7 Tips On Keeping Your Child Safe Online


Children learn about stranger danger from a very young age. We remind them about the importance of their safety whenever they step out of the home. Those same cautions should be applied to the cyber world.

Children are beginning to use the internet at younger ages. They have access to oodles of information at their fingertips and the ability to network instantly across distances. But there are some real risks and safety concerns when it comes to the world wide web.

Here are 7 ways you can help keep your child safe online:

1. Open a Discussion

Provide your child with information rather than a list of don’ts. Talk about the risks involved with social media. Try not to be confrontational and ask open-ended questions. Let your child know that they can come to you if they come across disturbing content and if they are being bullied.

2. Talk About Digital Citizenship

In order to practice good digital citizenship, your child must understand that the internet is public and that their online activity can follow them and can impact their future. Discuss the consequences negative online behavior can have not only on your child but others as well. College Admissions Officials may look at online profiles. What kind of information does your child want them to find?

3. Take Control Of Your Privacy

Offer to review profile settings of social media accounts together and ensure they are set to private. This can stop unwanted strangers from contacting your children and viewing their posts. Empower your children to make decisions that will protect their privacy.

4. Educate Yourself

To ensure your children are safe online, educate yourself about existing dangers. Try to stay as up-to-date as possible with what is trending and popular among teens. You can refer to our recent blog post series (Popular Teen Apps Parents Need To Know) that details the safety risks of popular teen apps.

5. Set Rules

Work as a family to create ground rules for your home in regards to screen time and phone usage. Keep computers in a central location so you can easily monitor your child’s activity and set time limits. Limit phone and tablet usage in bed at night.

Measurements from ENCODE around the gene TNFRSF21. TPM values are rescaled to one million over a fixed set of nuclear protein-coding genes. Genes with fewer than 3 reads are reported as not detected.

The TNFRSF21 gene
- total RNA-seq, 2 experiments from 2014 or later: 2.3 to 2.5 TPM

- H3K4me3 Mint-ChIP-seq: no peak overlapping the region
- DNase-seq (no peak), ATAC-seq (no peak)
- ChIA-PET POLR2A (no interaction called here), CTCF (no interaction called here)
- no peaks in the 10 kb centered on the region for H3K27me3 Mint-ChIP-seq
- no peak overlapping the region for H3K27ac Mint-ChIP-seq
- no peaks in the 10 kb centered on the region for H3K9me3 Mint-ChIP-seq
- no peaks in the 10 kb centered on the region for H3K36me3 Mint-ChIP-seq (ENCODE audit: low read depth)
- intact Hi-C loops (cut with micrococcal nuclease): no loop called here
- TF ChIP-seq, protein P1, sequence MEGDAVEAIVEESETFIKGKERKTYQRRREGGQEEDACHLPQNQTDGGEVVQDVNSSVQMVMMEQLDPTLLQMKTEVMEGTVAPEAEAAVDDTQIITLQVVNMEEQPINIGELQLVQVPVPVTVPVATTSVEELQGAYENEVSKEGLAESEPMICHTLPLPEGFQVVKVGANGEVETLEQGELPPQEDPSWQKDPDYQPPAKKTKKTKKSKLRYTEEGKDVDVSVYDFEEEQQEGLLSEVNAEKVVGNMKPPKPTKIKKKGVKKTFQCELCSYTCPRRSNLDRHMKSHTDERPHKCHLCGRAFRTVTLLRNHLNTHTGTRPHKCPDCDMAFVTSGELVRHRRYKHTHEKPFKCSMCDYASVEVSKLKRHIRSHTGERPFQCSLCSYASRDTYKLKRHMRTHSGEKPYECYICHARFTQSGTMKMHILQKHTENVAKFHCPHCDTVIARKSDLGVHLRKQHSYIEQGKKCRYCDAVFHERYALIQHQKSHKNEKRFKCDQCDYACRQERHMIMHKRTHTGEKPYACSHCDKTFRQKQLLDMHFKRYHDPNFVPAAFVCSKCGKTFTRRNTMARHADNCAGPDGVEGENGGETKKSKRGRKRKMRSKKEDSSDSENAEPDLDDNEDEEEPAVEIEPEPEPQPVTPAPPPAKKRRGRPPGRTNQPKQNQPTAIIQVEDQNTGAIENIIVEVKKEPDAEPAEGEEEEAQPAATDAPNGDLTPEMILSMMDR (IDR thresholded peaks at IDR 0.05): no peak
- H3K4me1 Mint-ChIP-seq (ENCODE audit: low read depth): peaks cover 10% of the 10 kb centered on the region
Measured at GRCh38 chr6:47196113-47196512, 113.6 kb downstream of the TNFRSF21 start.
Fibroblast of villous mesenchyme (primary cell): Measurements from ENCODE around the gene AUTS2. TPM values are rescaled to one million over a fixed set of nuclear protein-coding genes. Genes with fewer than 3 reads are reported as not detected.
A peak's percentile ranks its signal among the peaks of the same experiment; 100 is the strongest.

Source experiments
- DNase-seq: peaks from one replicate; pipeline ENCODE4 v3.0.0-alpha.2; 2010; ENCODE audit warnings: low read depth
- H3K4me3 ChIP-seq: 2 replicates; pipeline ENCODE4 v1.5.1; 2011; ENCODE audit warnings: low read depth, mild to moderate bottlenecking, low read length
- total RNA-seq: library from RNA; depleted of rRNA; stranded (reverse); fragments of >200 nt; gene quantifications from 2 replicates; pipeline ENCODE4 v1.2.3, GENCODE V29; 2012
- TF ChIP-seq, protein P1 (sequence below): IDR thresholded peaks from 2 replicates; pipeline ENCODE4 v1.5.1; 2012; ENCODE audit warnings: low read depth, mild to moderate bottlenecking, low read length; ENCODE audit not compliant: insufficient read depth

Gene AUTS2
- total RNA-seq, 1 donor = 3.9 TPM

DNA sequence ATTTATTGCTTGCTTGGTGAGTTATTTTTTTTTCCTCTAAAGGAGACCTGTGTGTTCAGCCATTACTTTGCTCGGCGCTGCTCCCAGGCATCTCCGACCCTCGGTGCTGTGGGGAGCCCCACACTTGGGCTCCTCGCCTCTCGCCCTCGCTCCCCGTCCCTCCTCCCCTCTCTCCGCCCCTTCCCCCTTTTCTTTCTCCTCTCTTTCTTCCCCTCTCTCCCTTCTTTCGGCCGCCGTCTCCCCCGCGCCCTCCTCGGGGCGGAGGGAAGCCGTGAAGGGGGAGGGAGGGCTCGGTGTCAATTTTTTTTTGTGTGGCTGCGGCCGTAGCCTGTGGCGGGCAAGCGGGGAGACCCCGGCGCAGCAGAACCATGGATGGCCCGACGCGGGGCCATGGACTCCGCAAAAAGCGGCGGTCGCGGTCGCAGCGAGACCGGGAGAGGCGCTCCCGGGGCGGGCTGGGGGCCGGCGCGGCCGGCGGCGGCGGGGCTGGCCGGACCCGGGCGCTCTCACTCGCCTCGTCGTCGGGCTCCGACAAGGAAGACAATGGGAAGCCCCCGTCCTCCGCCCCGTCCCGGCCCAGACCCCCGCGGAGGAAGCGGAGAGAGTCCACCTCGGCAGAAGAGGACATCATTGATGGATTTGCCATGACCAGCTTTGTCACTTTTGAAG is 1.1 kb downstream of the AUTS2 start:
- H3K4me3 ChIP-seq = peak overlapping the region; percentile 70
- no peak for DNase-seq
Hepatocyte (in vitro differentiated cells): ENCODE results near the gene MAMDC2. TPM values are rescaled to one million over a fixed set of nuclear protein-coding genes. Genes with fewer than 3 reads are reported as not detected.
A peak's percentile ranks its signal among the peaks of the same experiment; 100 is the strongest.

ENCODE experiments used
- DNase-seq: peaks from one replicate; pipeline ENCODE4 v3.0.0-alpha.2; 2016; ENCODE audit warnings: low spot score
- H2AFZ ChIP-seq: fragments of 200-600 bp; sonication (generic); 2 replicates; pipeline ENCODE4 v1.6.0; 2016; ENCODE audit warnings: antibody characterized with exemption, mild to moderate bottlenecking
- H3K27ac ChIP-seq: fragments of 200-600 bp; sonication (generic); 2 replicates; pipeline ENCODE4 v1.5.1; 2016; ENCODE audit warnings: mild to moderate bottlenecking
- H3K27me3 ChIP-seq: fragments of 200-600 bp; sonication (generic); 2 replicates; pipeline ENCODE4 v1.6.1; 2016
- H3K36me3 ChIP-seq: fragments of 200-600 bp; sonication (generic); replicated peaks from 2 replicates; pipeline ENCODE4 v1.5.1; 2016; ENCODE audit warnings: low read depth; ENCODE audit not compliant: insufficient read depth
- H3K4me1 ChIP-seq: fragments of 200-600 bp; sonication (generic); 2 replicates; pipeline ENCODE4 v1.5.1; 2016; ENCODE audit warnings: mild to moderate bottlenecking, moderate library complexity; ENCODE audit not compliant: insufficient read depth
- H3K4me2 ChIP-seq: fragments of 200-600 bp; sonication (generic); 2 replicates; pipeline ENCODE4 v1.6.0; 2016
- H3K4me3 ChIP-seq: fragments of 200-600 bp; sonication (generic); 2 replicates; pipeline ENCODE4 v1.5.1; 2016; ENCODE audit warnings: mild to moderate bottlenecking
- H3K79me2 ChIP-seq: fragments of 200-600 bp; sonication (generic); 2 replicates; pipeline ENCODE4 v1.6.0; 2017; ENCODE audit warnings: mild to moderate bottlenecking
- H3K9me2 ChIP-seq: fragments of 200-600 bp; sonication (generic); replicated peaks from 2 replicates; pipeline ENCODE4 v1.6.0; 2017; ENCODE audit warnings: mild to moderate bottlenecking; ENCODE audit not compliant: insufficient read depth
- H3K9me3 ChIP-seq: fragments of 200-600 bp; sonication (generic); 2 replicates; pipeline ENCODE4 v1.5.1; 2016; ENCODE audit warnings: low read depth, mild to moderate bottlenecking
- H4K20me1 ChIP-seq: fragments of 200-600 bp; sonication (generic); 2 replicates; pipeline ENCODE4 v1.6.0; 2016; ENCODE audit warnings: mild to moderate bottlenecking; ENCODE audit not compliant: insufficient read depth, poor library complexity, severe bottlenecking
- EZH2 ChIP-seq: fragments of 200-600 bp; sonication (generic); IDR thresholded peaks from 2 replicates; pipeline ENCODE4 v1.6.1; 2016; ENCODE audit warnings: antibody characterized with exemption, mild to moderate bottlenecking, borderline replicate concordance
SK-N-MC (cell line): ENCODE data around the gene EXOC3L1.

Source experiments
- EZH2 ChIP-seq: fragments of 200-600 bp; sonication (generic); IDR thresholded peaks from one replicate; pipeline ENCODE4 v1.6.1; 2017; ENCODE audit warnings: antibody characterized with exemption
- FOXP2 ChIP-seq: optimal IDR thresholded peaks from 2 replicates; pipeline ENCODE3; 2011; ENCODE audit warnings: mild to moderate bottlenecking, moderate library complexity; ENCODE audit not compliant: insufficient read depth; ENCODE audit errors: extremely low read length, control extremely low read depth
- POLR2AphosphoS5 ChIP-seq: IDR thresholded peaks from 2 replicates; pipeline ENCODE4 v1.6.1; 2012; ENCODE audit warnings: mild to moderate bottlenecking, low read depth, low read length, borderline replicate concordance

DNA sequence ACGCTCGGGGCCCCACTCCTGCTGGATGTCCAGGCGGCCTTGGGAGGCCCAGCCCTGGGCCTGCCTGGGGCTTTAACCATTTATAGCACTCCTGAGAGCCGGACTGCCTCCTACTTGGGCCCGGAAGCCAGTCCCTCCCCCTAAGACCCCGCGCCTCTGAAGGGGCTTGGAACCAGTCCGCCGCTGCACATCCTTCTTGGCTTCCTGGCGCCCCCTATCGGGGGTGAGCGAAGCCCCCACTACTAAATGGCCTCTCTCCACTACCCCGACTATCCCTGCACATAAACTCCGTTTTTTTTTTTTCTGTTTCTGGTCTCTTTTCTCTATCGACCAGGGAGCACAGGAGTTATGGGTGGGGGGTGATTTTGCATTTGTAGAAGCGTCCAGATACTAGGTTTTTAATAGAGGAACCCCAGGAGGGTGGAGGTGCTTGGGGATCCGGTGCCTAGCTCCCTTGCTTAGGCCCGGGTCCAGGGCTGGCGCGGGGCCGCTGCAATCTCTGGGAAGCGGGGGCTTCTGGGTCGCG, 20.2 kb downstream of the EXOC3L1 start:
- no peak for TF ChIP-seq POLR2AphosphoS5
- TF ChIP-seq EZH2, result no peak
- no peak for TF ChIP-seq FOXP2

6. Be An Example

Lead by example by following the ground rules that you yourself set for the home. That includes not using your phone in bed and during the time you spend with your children. Involve your children when posting their pictures and respect their privacy when they ask you to not share something.

7. Filter The Internet

Filtering devices are tools that help you block and filter websites and social media. Securly’s Plug n’ Play Hub goes one step further, and lets you create safe Wi-fi at home for your kids. The Hub connects to your home Wi-fi router to ensure that search engine results and YouTube are in safe mode. Parents can manage restrictions and time limits through an app without affecting their own Wi-fi experience.

Popular Teen Apps Parents Need To Know (Part 2)

Part 1 explored safety concerns and hidden dangers of social apps popular with teens today. But the more we researched, the more risky apps and websites we found. So today we are bringing you Part 2, an investigation into more popular teen apps.   


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Popular Teen Apps Parents Need To Know (Part 1)

On average, teens spend about 9 hours a day using media. With summer break, that number may increase. The apps most popular among teens and tweens may seem harmless; however, there are real safety concerns that parents need to be aware of:


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Securly 24: Saving Lives One Call At A Time

Since 2015, Auditor and Filter have used AI-based technology to flag messages of grief and bullying in emails, social media posts, and Internet searches. When a concerning message is detected, automated email alerts are sent to the IT admin in that district. But we knew we could do one better. So last September, we released securly:// 24 to the world.